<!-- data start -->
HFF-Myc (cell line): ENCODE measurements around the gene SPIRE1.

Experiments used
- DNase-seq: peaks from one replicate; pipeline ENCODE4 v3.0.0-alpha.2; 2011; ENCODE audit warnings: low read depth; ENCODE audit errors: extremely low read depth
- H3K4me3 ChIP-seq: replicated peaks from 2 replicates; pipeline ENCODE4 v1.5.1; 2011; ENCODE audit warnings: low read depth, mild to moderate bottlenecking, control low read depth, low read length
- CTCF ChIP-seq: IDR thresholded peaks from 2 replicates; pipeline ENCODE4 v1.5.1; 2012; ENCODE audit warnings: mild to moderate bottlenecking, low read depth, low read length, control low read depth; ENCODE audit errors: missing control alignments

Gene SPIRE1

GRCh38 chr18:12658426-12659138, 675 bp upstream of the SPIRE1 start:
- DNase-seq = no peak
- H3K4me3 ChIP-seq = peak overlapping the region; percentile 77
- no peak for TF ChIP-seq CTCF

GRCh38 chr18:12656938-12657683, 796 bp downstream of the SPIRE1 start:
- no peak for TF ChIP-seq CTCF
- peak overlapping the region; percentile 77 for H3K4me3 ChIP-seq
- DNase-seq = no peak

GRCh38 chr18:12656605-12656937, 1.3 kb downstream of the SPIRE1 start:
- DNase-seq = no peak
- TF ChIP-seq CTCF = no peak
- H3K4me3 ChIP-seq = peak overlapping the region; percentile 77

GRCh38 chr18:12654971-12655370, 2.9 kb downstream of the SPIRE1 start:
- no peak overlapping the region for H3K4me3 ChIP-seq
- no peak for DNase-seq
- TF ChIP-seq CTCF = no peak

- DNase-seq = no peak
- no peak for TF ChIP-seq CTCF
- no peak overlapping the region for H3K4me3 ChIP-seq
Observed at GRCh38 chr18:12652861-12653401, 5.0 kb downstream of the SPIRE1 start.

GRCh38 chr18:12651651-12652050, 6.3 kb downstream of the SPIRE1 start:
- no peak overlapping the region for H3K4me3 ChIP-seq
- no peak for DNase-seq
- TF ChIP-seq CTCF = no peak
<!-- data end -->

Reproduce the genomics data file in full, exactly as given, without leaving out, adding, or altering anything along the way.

HFF-Myc (cell line): ENCODE measurements around the gene SPIRE1.

Experiments used
- DNase-seq: peaks from one replicate; pipeline ENCODE4 v3.0.0-alpha.2; 2011; ENCODE audit warnings: low read depth; ENCODE audit errors: extremely low read depth
- H3K4me3 ChIP-seq: replicated peaks from 2 replicates; pipeline ENCODE4 v1.5.1; 2011; ENCODE audit warnings: low read depth, mild to moderate bottlenecking, control low read depth, low read length
- CTCF ChIP-seq: IDR thresholded peaks from 2 replicates; pipeline ENCODE4 v1.5.1; 2012; ENCODE audit warnings: mild to moderate bottlenecking, low read depth, low read length, control low read depth; ENCODE audit errors: missing control alignments

Gene SPIRE1

GRCh38 chr18:12658426-12659138, 675 bp upstream of the SPIRE1 start:
- DNase-seq = no peak
- H3K4me3 ChIP-seq = peak overlapping the region; percentile 77
- no peak for TF ChIP-seq CTCF

GRCh38 chr18:12656938-12657683, 796 bp downstream of the SPIRE1 start:
- no peak for TF ChIP-seq CTCF
- peak overlapping the region; percentile 77 for H3K4me3 ChIP-seq
- DNase-seq = no peak

GRCh38 chr18:12656605-12656937, 1.3 kb downstream of the SPIRE1 start:
- DNase-seq = no peak
- TF ChIP-seq CTCF = no peak
- H3K4me3 ChIP-seq = peak overlapping the region; percentile 77

GRCh38 chr18:12654971-12655370, 2.9 kb downstream of the SPIRE1 start:
- no peak overlapping the region for H3K4me3 ChIP-seq
- no peak for DNase-seq
- TF ChIP-seq CTCF = no peak

- DNase-seq = no peak
- no peak for TF ChIP-seq CTCF
- no peak overlapping the region for H3K4me3 ChIP-seq
Observed at GRCh38 chr18:12652861-12653401, 5.0 kb downstream of the SPIRE1 start.

GRCh38 chr18:12651651-12652050, 6.3 kb downstream of the SPIRE1 start:
- no peak overlapping the region for H3K4me3 ChIP-seq
- no peak for DNase-seq
- TF ChIP-seq CTCF = no peak